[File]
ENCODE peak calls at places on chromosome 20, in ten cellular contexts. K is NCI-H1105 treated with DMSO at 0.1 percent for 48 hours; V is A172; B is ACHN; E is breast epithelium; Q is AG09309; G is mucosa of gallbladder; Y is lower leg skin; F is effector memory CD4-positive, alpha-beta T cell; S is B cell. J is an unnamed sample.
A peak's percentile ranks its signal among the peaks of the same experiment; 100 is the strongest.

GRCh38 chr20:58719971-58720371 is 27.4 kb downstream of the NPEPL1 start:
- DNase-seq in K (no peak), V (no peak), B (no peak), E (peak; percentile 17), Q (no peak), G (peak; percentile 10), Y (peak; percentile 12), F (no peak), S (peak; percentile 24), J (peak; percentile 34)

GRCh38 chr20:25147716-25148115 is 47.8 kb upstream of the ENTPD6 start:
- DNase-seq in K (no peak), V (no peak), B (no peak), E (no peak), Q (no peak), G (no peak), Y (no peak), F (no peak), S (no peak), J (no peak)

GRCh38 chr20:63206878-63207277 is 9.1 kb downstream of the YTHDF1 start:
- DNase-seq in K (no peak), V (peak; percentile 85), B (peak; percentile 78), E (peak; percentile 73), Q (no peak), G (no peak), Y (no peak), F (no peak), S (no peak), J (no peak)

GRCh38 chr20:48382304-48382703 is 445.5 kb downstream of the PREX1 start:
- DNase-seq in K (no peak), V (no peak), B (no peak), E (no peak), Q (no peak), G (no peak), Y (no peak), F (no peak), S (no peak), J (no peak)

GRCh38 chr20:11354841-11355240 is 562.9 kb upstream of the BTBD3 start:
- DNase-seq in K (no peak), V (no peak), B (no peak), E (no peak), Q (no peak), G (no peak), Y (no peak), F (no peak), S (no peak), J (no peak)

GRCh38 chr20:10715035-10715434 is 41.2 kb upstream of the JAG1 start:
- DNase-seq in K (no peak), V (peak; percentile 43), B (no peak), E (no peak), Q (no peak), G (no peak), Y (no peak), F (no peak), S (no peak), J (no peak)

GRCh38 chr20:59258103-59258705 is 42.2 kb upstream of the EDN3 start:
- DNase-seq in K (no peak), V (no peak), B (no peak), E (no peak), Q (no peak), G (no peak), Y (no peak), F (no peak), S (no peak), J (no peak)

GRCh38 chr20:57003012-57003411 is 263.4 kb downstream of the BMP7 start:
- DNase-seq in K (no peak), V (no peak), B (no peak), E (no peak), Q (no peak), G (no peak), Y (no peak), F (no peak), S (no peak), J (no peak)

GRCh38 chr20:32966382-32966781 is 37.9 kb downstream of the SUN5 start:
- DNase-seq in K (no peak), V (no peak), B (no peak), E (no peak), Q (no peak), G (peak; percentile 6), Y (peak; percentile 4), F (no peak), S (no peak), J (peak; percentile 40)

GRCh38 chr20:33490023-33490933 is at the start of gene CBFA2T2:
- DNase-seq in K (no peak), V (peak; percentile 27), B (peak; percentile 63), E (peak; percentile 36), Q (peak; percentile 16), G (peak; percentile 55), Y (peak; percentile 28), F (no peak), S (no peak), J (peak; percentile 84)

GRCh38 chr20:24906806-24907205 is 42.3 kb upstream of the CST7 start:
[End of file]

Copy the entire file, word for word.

ENCODE peak calls at places on chromosome 20, in ten cellular contexts. K is NCI-H1105 treated with DMSO at 0.1 percent for 48 hours; V is A172; B is ACHN; E is breast epithelium; Q is AG09309; G is mucosa of gallbladder; Y is lower leg skin; F is effector memory CD4-positive, alpha-beta T cell; S is B cell. J is an unnamed sample.
A peak's percentile ranks its signal among the peaks of the same experiment; 100 is the strongest.

GRCh38 chr20:58719971-58720371 is 27.4 kb downstream of the NPEPL1 start:
- DNase-seq in K (no peak), V (no peak), B (no peak), E (peak; percentile 17), Q (no peak), G (peak; percentile 10), Y (peak; percentile 12), F (no peak), S (peak; percentile 24), J (peak; percentile 34)

GRCh38 chr20:25147716-25148115 is 47.8 kb upstream of the ENTPD6 start:
- DNase-seq in K (no peak), V (no peak), B (no peak), E (no peak), Q (no peak), G (no peak), Y (no peak), F (no peak), S (no peak), J (no peak)

GRCh38 chr20:63206878-63207277 is 9.1 kb downstream of the YTHDF1 start:
- DNase-seq in K (no peak), V (peak; percentile 85), B (peak; percentile 78), E (peak; percentile 73), Q (no peak), G (no peak), Y (no peak), F (no peak), S (no peak), J (no peak)

GRCh38 chr20:48382304-48382703 is 445.5 kb downstream of the PREX1 start:
- DNase-seq in K (no peak), V (no peak), B (no peak), E (no peak), Q (no peak), G (no peak), Y (no peak), F (no peak), S (no peak), J (no peak)

GRCh38 chr20:11354841-11355240 is 562.9 kb upstream of the BTBD3 start:
- DNase-seq in K (no peak), V (no peak), B (no peak), E (no peak), Q (no peak), G (no peak), Y (no peak), F (no peak), S (no peak), J (no peak)

GRCh38 chr20:10715035-10715434 is 41.2 kb upstream of the JAG1 start:
- DNase-seq in K (no peak), V (peak; percentile 43), B (no peak), E (no peak), Q (no peak), G (no peak), Y (no peak), F (no peak), S (no peak), J (no peak)

GRCh38 chr20:59258103-59258705 is 42.2 kb upstream of the EDN3 start:
- DNase-seq in K (no peak), V (no peak), B (no peak), E (no peak), Q (no peak), G (no peak), Y (no peak), F (no peak), S (no peak), J (no peak)

GRCh38 chr20:57003012-57003411 is 263.4 kb downstream of the BMP7 start:
- DNase-seq in K (no peak), V (no peak), B (no peak), E (no peak), Q (no peak), G (no peak), Y (no peak), F (no peak), S (no peak), J (no peak)

GRCh38 chr20:32966382-32966781 is 37.9 kb downstream of the SUN5 start:
- DNase-seq in K (no peak), V (no peak), B (no peak), E (no peak), Q (no peak), G (peak; percentile 6), Y (peak; percentile 4), F (no peak), S (no peak), J (peak; percentile 40)

GRCh38 chr20:33490023-33490933 is at the start of gene CBFA2T2:
- DNase-seq in K (no peak), V (peak; percentile 27), B (peak; percentile 63), E (peak; percentile 36), Q (peak; percentile 16), G (peak; percentile 55), Y (peak; percentile 28), F (no peak), S (no peak), J (peak; percentile 84)

GRCh38 chr20:24906806-24907205 is 42.3 kb upstream of the CST7 start: